In the race to deliver cloud infrastructure services to businesses, Google is gunning hard to catch up with the Amazon Web Services (AWS) powerhouse. On Tuesday, it made the obvious move to use its network for competitive advantage.
As part of several announcements it made at its Cloud Platform Live event in San Francisco, Google also unveiled Cloud Interconnect, which will let businesses tap into Google data centers via its own expansive, worldwide fiber network.
Google Cloud Interconnect announced three connectivity options:
- Direct peering for a fast and private direct link from over 70 points of presence in 33 countries, without using an intermediary network
- Carrier Interconnect will enable connections via one of seven carrier partners — Equinix, IX Reach, Level 3, TATA Communications, Telx, Verizon, and Zayo.
- VPN connections, to be introduced in December
Finally, a way to jack in to Google
Private links to public clouds are important for many enterprises. A private network with a very fast connection to the cloud provider’s data centers will allow them to mimic how they use on-premise servers. The move to the cloud becomes a little less daunting.
This initiative puts Google in line with AWS Direct Connect, Microsoft’s Azure ExpressRoute and IBM SoftLayer’s Direct Link, which provide companies with dedicated physical connections between their servers and a public cloud.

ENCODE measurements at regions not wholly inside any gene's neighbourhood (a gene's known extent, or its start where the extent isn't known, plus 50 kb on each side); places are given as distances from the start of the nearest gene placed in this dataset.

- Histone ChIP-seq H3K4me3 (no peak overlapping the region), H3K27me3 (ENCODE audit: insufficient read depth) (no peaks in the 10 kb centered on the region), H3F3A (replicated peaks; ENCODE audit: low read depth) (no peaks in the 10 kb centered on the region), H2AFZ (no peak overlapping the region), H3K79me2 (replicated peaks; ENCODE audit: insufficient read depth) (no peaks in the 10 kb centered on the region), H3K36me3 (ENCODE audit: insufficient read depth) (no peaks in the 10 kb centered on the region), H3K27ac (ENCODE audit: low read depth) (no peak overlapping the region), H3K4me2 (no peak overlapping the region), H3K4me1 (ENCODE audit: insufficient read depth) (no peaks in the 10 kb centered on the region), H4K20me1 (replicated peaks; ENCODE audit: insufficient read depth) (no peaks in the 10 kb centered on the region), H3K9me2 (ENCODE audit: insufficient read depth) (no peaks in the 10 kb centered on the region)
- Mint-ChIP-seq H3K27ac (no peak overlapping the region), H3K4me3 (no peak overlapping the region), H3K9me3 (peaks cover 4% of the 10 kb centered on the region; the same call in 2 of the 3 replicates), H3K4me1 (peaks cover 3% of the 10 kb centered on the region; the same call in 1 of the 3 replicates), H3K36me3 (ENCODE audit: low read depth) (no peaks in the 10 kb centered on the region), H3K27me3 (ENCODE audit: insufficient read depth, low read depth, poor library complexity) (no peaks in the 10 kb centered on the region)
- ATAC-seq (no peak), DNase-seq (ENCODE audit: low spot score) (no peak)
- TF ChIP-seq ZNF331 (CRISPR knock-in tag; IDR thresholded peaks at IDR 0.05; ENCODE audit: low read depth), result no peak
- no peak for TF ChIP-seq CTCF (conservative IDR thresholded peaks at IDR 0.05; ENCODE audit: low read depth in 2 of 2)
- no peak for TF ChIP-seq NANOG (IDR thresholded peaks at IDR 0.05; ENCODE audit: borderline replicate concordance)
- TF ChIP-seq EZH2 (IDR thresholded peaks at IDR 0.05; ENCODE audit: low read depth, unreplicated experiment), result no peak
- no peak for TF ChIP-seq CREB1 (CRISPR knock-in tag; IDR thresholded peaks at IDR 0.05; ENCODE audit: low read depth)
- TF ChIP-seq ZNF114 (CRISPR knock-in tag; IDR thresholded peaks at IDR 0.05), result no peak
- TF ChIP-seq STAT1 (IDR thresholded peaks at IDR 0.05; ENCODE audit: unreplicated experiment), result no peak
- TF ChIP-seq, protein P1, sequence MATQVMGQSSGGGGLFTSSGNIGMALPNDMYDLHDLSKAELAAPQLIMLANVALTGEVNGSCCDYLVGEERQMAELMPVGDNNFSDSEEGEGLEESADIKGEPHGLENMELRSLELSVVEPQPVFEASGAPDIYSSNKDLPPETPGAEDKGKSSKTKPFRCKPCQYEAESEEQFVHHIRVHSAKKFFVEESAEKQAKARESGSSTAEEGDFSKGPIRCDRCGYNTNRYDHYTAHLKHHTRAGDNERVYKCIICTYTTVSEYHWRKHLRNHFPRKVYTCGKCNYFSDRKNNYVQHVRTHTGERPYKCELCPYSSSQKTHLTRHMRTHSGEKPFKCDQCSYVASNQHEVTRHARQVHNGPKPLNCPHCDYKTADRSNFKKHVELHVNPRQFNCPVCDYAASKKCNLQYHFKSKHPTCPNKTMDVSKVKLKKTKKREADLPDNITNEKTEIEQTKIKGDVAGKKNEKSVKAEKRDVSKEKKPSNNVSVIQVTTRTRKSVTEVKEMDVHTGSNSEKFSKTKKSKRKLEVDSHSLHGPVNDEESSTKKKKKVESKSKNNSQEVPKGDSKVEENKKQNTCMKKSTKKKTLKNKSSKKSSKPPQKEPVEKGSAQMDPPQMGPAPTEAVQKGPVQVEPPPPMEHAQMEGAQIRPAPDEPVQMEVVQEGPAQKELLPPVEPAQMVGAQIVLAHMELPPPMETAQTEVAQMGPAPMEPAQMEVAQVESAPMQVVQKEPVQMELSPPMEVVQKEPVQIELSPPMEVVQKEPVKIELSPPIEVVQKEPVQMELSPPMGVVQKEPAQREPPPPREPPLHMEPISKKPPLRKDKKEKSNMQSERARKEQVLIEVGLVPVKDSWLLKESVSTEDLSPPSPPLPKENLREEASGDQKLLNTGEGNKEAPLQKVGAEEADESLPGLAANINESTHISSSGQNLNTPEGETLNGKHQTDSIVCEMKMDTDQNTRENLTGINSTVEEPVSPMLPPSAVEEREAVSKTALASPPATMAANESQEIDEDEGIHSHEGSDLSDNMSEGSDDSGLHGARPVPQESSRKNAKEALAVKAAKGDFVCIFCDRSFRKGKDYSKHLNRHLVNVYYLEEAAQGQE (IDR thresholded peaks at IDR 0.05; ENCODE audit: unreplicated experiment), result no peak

Powering Interconnect is Google’s Andromeda software-defined networking stack announced in April.
The cloud service market is quickly expanding, with AWS way out in front in terms of market share, followed by Microsoft Azure, IBM and Google. But at this stage, the rising tide is lifting all boats. According to IDC estimates, the public cloud market will be worth about $56.6 billion (U.S.) in 2014, and grow over the next five years at a 22.8 percent annual clip — six times faster than the overall IT market — to become a $127 billion market in 2018.
Google is also putting its money where its mouth is. Its own CTO of corporate network recently called on carriers and cloud providers to cooperate more closely to improve the network and application performance they deliver to enterprises.
Latest posts by (see all)
- 5 things law marketing can learn from the Kansas City Royals - November 6, 2014
- Automated Insights uses natural language generation to prove all that money spent on BI wasn’t wasted - December 14, 2018
- ‘Disruption’ tops the list of jargon B2B marketers say hurts a company’s credibility - December 13, 2018
- Hitachi Vantara, Rakuten Kobo and Avant dispense some wisdom on surviving disruption - December 12, 2018